Testimony to City Council on Open Culture Program

New York City Council Committees on Cultural Affairs and Economic Development

Int. 2068-2020: Open Culture Program

September 24, 2020

Adam Ganser, Executive Director

Good morning. My name is Adam Ganser. I am the Executive Director at New Yorkers for Parks (NY4P). Thank you for giving me the opportunity to testify at this hearing.

This summer parks have been in demand like never before. At New Yorkers for Parks, the only independent advocacy organization in New York City, we are playing close attention to the demands on our city’s open spaces.   We advocate for the tools and resources that allow stewards of these public spaces to keep them clean, safe, and welcoming for all New Yorkers. We am thrilled to see New Yorkers coming together – for community, recreation, education, and yes, for culture and art – in our parks and open spaces.

At the same time, we need to be mindful that the demand not outstrip the ability of park stewards to care for public spaces with the resources that are available. Volunteers can’t band together to pick up litter and care for plants the way they normally do each year. The nonprofits and conservancies that organize volunteers and pay for maintenance and repairs are suffering because their ability to fundraise and pay for extra labor has been cut out from under them. NYC Parks, the agency that oversees 14% of the city’s land, got handed a budget cut of 14% in June – just as demand soared towards a summer peak. That’s one of the largest cuts to any agency in the city, $84 million. And we hear about additional layoffs on the table for this fall that might cut down parks labor again, making parks maintenance even more difficult.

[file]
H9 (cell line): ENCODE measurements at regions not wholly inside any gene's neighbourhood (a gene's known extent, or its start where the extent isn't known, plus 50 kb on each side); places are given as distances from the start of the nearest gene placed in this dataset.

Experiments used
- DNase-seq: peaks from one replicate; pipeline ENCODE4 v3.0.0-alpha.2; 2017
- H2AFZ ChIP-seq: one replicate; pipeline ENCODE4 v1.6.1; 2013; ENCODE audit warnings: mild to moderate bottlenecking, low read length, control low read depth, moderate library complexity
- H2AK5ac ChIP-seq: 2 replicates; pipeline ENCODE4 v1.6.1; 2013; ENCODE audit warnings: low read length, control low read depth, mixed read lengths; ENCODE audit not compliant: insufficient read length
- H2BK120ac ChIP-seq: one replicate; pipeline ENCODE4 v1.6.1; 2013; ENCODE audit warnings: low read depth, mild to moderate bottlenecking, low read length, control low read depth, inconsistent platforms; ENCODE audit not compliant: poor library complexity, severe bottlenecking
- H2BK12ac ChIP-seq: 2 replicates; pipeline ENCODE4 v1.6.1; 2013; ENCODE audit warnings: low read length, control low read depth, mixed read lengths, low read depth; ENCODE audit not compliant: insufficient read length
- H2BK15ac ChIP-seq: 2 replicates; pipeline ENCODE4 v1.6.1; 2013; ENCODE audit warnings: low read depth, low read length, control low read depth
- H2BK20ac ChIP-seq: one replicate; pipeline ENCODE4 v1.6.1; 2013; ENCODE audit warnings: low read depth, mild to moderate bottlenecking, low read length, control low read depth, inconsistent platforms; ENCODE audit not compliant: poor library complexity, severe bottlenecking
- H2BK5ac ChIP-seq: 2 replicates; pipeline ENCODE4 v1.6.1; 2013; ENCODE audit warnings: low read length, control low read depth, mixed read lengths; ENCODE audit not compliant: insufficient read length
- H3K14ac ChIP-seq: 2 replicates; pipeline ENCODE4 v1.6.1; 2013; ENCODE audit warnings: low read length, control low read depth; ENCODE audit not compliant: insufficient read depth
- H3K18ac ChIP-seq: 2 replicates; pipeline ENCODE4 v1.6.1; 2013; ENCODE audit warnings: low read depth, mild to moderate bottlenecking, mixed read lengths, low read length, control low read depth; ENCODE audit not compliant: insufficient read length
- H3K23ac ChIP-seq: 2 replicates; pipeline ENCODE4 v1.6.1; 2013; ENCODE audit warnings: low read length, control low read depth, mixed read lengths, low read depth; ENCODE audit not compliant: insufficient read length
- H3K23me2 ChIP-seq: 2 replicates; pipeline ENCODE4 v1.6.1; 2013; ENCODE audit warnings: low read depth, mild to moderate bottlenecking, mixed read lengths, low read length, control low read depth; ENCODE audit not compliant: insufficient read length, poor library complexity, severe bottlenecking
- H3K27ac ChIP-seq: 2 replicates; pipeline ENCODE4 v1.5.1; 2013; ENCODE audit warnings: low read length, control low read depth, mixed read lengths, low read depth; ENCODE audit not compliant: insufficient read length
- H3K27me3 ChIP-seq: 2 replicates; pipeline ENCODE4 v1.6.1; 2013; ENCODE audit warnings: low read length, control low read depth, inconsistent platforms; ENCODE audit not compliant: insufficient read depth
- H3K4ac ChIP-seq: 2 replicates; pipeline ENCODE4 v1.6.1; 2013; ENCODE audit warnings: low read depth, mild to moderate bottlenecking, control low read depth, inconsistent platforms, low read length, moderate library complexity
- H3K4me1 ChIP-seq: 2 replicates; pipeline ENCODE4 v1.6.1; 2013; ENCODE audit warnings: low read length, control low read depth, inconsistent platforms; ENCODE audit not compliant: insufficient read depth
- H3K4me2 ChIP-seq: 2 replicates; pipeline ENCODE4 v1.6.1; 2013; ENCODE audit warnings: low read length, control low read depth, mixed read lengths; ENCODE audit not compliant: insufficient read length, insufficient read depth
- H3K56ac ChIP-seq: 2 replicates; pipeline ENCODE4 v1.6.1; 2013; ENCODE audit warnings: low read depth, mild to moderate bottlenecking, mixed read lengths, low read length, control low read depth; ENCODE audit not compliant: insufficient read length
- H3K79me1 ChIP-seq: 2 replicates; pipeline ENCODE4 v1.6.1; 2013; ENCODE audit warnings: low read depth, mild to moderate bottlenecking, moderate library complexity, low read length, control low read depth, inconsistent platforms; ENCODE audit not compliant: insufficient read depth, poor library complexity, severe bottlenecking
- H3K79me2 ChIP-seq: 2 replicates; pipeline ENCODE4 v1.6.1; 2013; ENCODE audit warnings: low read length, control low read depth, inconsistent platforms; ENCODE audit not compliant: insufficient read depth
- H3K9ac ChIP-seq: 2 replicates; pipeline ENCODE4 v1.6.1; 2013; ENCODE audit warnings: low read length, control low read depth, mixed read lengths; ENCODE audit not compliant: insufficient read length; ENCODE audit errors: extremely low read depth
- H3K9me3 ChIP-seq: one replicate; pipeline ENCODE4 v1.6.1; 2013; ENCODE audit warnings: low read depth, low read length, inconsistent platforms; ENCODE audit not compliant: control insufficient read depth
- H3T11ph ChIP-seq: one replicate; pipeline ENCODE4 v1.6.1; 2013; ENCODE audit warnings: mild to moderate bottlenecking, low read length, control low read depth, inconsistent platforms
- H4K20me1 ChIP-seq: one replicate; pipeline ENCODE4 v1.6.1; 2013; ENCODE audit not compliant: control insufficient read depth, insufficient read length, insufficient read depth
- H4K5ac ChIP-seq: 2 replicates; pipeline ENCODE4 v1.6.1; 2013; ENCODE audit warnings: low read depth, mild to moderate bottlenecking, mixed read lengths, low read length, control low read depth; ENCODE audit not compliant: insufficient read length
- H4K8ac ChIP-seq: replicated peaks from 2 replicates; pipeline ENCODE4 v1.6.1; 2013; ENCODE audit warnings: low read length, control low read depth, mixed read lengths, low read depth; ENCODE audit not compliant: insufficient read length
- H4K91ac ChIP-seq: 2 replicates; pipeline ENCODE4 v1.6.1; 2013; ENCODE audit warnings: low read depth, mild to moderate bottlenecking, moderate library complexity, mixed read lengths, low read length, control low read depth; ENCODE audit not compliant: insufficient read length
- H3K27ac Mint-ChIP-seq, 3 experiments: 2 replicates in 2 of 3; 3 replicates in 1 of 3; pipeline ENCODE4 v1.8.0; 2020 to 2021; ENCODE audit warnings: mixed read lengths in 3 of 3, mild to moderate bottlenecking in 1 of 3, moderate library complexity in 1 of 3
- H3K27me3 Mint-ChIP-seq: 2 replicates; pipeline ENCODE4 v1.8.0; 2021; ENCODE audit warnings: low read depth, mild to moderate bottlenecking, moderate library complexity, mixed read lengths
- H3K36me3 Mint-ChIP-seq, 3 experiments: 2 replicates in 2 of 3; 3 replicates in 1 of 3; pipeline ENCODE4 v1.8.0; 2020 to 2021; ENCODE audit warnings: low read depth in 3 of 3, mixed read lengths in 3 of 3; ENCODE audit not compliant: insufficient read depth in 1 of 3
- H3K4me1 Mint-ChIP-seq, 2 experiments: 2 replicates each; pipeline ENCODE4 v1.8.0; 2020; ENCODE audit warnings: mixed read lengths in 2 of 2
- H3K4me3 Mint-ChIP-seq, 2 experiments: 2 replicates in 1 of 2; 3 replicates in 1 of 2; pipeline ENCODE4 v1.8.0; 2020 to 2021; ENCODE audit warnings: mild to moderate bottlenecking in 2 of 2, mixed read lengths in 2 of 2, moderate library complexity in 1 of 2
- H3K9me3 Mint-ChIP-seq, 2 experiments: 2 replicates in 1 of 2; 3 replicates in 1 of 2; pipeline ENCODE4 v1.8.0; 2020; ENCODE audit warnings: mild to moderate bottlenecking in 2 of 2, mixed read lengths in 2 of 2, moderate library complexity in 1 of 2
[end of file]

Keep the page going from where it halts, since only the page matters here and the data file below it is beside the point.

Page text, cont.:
Currently, these cuts mean hundreds fewer full-time staff, and over 1,700 fewer seasonal staff to do day-to-day maintenance in parks in all five boroughs. And that’s with the combined voices of over 300 groups that joined together as the Play Fair Coalition to fight to keep park funding stable. Imagine what our parks would look like without those advocates. Imagine what our parks would look like if parks become even busier with even less support.

I would like to draw your attention to this imbalance between the many jobs that we are asking parks to perform and the park maintenance jobs that have been removed. If the Council provides a pathway for cultural organizations to use our public parkland and our public realm, we must ensure that the stewards of the public realm are not overlooked. Expanding park usage cannot be an unfunded mandate. We must find a way to lessen the maintenance burden of these additional uses, or identify funding to bolster NYC Parks’ labor force.

The critical role our parks and open spaces play in the daily lives of New Yorkers has become more evident than ever during these unprecedented times and yet we continue to treat parks as if they are not essential city infrastructure. NY4P encourages the use of parks by any and all institutions but we ask the council to balance these allowance by ensuring open spaces are well maintained for all.

Thank you for inviting me to speak today. I’m happy to answer any questions the Council might have.